I get asked quite frequently to explain what is a MLT, DMLT, SMLT, SLT or IST are and how they work.
Let me start with some definitions and then we’ll move on from there;
- MLT (MultiLink Trunk) a proprietary bonding protocol to bond two or more physical links into a single virtual link between two switches.
- DMLT (Distributed MultiLink Trunk) a proprietary bonding protocol to bond two or more physical links into a single virtual link across multiple cards or switches (in a stack configuration) between two switches.
- SMLT (Split MultiLink Trunk) a proprietary bonding protocol to bond two or more physical links into a single virtual link between two core cluster switches and a single edge/distribution switch.
- SLT (Single Port Split MultiLink Trunk – formerly S-SMLT for Single Split MultiLink Trunk) a proprietary bonding protocol to bond two physical links into a single virtual link between two core switches and a single edge/distribution switch. This is just an SMLT with only two ports maximum – one from each core/distribution switch.
- IST (InterSwitch Trunk) a proprietary bonding protocol between two core cluster switches that allows them to deploy SMLT or SLT topologies to edge/distribution switches. This is just an MLT which is used to bridge the VLANs between the two cluster switches. The IST also provides a transport for the two cluster switches to exchange ARP and FDB/MAC table information.
You can use MLT or DMLT between two switches in what I would refer to as a traditional trunking application. A Distributed MultiLink Trunk provides additional redundancy by spreading the links out across multiple line cards or switches in a stack depending on the switch model/configuration. An MLT/DMLT is Avaya’s proprietary equivalent to Cisco’s EtherChannel or PortChannel feature. An Avaya MLT or DMLT configuration can interoperate with Cisco’s EtherChannel or PortChannel configuration.
It’s important to point out that Avaya switches will (by default) only send out BPDU frames on the lowest number if index of a MLT or DMLT trunk. This can be overridden in newer software releases with the command “mlt 1 bpdu all-ports“. Cisco switches will send out BPDU frames on all ports in an EtherChannel or PortChannel configuration.
You can use SMLT or SLT between two cluster switches and a single edge/distribution switch or stack essentially creating a triangle topology without the need for Spanning Tree. Both links between the core and edge/distribution are actively forwarding traffic. An SMLT/SLT is Avaya’s proprietary equivalent to Cisco’s Virtual PortChannel feature. When do you use one over the other, SMLT or SLT? The later software releases only allowed between 32 and 64 MLTs per switch. If you had more than 31 edge switches you would run out of available MLTs, so Avaya came up with SLT – you can have as many SLTs as you have ports in the switch. SMLT will allow you to bond between 2 and 8 ports into a single virtual trunk on each cluster switch while SLT is designed to allow two ports max (one per cluster switch).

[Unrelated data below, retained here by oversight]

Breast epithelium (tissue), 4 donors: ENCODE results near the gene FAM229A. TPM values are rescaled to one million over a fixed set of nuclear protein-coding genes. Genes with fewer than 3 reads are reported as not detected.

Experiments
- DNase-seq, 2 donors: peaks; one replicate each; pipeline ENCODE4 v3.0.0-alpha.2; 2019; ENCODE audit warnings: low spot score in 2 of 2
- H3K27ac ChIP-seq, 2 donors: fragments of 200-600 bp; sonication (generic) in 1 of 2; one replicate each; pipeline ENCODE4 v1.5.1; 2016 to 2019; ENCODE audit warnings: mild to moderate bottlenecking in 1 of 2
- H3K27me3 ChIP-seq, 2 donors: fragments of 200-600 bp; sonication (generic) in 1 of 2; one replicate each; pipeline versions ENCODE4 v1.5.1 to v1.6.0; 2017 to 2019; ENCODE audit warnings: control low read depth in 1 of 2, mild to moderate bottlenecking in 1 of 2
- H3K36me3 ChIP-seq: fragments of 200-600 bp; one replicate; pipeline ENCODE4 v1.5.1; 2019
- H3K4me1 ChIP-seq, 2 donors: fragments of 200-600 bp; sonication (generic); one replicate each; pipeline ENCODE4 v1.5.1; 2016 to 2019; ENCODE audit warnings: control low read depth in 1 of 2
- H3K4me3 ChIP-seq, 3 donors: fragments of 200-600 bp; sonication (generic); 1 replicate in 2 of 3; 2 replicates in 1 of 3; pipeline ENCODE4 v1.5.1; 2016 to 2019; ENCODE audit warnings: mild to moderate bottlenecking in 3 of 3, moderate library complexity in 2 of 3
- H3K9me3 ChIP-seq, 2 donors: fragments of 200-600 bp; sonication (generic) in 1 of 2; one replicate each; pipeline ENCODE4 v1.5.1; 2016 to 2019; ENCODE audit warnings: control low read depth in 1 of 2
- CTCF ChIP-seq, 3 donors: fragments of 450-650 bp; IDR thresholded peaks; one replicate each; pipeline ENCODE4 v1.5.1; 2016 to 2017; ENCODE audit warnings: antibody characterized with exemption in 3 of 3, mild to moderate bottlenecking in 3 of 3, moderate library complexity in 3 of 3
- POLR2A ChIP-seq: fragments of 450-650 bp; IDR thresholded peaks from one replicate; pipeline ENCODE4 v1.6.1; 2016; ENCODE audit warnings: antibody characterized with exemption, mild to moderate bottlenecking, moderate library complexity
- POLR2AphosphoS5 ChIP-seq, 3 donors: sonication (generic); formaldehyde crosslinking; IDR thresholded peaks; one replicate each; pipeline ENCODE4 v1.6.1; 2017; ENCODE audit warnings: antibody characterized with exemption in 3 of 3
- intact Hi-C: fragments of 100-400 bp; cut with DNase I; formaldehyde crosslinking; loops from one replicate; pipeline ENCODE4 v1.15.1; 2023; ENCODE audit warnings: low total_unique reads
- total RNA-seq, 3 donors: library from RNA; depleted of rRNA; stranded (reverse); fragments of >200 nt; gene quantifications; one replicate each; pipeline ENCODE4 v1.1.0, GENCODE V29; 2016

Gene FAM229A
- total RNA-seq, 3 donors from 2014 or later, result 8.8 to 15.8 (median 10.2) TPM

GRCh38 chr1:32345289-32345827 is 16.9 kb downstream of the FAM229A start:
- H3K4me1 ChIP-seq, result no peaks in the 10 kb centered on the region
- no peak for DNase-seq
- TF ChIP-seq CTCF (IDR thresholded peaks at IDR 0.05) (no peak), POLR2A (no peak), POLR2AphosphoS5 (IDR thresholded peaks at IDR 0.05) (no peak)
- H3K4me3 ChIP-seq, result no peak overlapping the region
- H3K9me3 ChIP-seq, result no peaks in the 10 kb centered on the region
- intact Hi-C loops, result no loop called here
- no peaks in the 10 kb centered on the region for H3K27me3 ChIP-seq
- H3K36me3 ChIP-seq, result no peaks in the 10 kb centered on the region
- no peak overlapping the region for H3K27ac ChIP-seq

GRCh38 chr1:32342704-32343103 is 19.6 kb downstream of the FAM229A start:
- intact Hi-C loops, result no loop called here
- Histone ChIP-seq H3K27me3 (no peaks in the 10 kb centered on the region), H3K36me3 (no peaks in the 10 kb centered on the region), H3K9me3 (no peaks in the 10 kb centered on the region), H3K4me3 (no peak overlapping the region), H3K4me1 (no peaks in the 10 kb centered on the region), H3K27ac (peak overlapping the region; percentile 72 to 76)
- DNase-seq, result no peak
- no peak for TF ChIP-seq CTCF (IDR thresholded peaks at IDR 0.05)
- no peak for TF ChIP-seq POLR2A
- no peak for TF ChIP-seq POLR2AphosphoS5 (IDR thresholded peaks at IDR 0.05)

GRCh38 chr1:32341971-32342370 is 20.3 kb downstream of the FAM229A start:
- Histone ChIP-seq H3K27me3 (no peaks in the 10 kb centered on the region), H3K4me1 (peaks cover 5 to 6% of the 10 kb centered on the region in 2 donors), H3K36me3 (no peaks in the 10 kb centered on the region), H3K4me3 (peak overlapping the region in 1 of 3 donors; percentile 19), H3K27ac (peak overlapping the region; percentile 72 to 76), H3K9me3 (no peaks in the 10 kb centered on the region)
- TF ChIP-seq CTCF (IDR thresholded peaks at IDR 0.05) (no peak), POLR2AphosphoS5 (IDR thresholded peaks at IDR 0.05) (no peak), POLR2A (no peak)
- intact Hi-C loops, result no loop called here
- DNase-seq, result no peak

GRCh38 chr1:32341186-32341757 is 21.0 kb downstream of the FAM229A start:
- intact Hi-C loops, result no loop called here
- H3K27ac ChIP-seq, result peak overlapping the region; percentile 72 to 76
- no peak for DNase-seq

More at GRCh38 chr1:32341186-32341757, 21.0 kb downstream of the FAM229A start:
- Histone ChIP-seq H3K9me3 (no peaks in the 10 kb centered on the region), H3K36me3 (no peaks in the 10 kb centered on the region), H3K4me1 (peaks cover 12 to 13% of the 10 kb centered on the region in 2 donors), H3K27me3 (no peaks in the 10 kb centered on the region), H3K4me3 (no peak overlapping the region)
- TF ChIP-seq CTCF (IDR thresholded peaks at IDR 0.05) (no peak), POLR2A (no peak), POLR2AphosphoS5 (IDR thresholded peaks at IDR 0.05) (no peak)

It’s important to note that you can utilize LACP with MLT, DMLT or SMLT ports just a you can with PortChannel groups.
The majority of closets I deploy utilizing SLT in the cluster core although there are a few closets that require more than 2 x 1Gbps uplinks so for those we utilize a SMLT configuration allowing up to 16 x 1Gbps links between the core cluster switches and edge/distribution switches.
Spanning Tree Protocol and IST/SMLT
Avaya has not extended the functionality of the Spanning Tree Protocol to run over an IST/SMLT topology. You can’t run STP between your core cluster switches and your edge switch/stack. That doesn’t mean that we can abandon STP altogether. It’s critical that Spanning Tree be utilized on all the edge ports in FastStart (PortFast) mode to eliminate the possibility of anyone accidentally creating a loop between any two ports in the edge switch. I also recommend that BPDU filtering be enabled on all edge ports along with Broadcast and Multicast rate-limiting.
Virtual Link Aggregation Control Protocol (VLACP)
In an Avaya network there is a special secret sauce that helps to bring everything together providing timely failure detection and recovery in an MLT, DMLT, IST, SMLT and SLT topology. VLACP is a lightweight heartbeat protocol utilized between two Avaya switches to detect Layer 2 connectivity issues between two endpoints. The trick these days isn’t detecting a failure but knowing when to restore a failed path taking into account the time it takes to rebuild routing and forward tables. VLACP is an Avaya proprietary protocol so it will only work between two Avaya switches.
If you’d like to know more about VLACP or how to configure it you can read my article entitled, Is VLACP right for me?
References: Switch Clustering using Split Multi-Link Trunking (SMLT) with VSP 9000, ERS 8600/8800, 8300, and 5000 Technical Configuration Guide